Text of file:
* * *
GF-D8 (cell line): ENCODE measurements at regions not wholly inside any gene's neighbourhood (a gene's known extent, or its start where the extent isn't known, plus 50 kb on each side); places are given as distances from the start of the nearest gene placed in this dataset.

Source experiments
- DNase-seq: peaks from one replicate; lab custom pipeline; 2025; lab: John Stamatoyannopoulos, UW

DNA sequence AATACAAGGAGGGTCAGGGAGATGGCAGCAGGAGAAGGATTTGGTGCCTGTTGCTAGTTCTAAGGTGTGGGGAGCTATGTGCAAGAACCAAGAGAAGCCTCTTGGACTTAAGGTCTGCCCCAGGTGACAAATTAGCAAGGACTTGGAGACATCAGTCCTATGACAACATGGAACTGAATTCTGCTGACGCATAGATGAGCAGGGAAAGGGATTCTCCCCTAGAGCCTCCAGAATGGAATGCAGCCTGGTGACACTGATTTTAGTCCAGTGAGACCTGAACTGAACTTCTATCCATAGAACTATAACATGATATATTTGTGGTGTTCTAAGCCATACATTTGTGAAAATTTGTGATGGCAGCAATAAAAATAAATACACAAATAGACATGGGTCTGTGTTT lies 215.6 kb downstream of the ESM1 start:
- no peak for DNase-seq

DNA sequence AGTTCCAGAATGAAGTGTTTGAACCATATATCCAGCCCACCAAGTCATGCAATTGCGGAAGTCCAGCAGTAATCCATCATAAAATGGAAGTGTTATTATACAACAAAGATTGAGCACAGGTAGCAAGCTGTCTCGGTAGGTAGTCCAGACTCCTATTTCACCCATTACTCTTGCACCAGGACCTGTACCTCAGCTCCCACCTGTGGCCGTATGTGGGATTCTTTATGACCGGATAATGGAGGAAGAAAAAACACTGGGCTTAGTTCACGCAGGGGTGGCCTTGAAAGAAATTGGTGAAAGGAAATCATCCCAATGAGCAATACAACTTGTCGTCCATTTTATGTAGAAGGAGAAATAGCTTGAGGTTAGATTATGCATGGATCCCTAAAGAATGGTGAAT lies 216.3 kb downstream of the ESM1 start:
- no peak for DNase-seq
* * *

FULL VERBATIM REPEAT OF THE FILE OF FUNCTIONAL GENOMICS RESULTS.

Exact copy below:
GF-D8 (cell line): ENCODE measurements at regions not wholly inside any gene's neighbourhood (a gene's known extent, or its start where the extent isn't known, plus 50 kb on each side); places are given as distances from the start of the nearest gene placed in this dataset.

Source experiments
- DNase-seq: peaks from one replicate; lab custom pipeline; 2025; lab: John Stamatoyannopoulos, UW

DNA sequence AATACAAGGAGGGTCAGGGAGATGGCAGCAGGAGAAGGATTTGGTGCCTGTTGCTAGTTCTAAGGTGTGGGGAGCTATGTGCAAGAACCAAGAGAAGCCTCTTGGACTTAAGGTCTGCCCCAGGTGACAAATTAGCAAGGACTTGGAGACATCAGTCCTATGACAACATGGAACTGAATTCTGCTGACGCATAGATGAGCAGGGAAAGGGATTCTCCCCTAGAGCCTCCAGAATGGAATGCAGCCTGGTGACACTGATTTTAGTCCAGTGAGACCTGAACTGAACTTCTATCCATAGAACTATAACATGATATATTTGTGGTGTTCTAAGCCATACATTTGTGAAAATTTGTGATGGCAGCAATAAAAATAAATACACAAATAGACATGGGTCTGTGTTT lies 215.6 kb downstream of the ESM1 start:
- no peak for DNase-seq

DNA sequence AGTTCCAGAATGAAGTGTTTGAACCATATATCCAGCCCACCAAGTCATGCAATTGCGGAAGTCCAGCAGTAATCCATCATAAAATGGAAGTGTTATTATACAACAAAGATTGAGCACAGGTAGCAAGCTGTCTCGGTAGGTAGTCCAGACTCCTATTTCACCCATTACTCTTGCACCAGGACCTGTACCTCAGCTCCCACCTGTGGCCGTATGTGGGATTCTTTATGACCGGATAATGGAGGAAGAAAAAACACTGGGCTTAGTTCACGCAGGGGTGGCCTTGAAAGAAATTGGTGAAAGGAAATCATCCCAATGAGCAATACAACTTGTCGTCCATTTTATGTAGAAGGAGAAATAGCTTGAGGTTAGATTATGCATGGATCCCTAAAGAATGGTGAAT lies 216.3 kb downstream of the ESM1 start:
- no peak for DNase-seq